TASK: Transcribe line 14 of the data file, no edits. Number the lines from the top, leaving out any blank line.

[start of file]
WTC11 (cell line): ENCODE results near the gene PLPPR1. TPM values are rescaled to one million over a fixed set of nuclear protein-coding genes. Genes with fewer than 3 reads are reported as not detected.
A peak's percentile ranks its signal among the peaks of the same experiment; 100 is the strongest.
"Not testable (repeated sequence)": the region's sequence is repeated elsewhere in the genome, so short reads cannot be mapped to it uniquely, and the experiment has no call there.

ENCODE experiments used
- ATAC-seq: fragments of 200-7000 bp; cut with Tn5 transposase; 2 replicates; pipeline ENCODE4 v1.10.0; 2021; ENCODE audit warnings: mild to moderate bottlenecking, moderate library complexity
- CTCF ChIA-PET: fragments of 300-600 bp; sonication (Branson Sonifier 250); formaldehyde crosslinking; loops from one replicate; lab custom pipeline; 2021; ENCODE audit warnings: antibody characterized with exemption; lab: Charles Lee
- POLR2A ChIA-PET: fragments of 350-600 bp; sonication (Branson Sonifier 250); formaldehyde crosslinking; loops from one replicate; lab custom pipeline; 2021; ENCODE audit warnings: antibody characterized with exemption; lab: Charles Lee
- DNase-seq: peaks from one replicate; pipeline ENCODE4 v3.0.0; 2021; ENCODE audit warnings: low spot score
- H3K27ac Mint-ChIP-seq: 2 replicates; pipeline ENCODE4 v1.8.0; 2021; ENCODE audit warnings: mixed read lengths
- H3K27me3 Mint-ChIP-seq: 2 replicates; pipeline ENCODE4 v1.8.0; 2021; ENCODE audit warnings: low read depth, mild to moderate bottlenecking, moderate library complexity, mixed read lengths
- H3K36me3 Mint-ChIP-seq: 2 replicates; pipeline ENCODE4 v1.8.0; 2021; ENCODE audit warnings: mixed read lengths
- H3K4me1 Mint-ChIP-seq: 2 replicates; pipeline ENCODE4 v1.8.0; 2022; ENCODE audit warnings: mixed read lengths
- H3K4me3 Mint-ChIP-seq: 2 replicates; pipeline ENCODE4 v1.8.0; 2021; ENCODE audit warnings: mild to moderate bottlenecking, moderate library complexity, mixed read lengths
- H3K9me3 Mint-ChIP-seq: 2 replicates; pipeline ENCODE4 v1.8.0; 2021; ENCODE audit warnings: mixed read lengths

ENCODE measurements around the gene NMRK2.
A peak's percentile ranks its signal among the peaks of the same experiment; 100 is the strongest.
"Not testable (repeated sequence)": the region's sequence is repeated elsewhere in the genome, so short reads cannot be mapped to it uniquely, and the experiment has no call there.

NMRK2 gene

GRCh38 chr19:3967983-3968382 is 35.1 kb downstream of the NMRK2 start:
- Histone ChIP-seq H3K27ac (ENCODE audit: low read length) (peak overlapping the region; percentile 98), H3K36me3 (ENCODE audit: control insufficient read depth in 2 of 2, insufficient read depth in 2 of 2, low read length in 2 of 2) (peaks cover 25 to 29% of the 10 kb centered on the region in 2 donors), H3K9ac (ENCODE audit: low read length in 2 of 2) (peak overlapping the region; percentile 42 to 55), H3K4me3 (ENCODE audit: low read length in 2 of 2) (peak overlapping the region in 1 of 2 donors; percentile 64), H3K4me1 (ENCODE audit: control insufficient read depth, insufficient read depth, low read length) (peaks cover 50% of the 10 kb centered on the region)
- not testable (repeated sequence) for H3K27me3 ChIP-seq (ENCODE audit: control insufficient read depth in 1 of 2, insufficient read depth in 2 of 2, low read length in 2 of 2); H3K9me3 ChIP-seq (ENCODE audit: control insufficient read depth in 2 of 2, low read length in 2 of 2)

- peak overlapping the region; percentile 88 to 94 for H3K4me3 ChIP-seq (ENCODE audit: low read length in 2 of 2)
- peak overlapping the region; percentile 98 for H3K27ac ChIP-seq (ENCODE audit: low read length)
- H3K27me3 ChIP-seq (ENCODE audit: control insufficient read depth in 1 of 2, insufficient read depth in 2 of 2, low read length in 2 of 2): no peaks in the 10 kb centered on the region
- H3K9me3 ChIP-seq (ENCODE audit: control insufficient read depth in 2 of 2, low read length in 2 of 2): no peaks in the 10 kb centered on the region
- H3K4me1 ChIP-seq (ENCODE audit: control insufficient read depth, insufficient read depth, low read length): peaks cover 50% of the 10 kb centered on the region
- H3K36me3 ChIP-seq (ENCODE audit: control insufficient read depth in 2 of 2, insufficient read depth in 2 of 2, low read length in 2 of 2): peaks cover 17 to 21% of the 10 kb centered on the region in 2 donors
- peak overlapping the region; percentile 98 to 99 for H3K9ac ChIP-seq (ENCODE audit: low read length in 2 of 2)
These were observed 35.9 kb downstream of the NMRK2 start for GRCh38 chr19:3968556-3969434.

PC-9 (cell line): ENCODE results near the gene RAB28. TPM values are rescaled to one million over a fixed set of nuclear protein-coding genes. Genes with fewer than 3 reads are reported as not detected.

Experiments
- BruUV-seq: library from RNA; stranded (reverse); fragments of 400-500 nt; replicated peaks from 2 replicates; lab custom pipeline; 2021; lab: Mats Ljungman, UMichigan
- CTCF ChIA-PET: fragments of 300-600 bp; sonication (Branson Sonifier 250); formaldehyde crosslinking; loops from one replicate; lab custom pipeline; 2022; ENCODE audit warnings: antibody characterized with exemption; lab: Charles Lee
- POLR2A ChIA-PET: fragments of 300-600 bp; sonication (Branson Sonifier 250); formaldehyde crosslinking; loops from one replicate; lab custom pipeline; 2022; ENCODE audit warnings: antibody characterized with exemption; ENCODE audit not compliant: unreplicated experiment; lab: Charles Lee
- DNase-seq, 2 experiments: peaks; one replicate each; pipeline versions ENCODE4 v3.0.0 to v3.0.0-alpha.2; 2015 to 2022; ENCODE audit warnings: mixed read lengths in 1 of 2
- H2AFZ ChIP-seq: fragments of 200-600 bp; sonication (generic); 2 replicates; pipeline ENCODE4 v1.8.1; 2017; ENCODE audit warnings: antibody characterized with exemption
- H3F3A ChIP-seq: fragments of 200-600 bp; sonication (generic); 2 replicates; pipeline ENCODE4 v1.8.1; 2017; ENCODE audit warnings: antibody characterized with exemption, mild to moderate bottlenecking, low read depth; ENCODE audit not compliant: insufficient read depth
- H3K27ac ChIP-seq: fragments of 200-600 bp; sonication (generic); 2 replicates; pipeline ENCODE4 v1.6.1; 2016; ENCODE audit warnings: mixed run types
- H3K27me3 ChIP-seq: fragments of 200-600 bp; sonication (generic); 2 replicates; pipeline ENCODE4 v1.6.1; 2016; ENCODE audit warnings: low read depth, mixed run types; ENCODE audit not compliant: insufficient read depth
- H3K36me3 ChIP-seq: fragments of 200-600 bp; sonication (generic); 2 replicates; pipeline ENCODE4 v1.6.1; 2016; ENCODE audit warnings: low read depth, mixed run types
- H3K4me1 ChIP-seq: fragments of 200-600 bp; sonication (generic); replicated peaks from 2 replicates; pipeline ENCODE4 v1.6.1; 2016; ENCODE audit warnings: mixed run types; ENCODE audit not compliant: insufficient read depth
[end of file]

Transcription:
- H3K9me3 Mint-ChIP-seq: 2 replicates; pipeline ENCODE4 v1.8.0; 2021; ENCODE audit warnings: mixed read lengths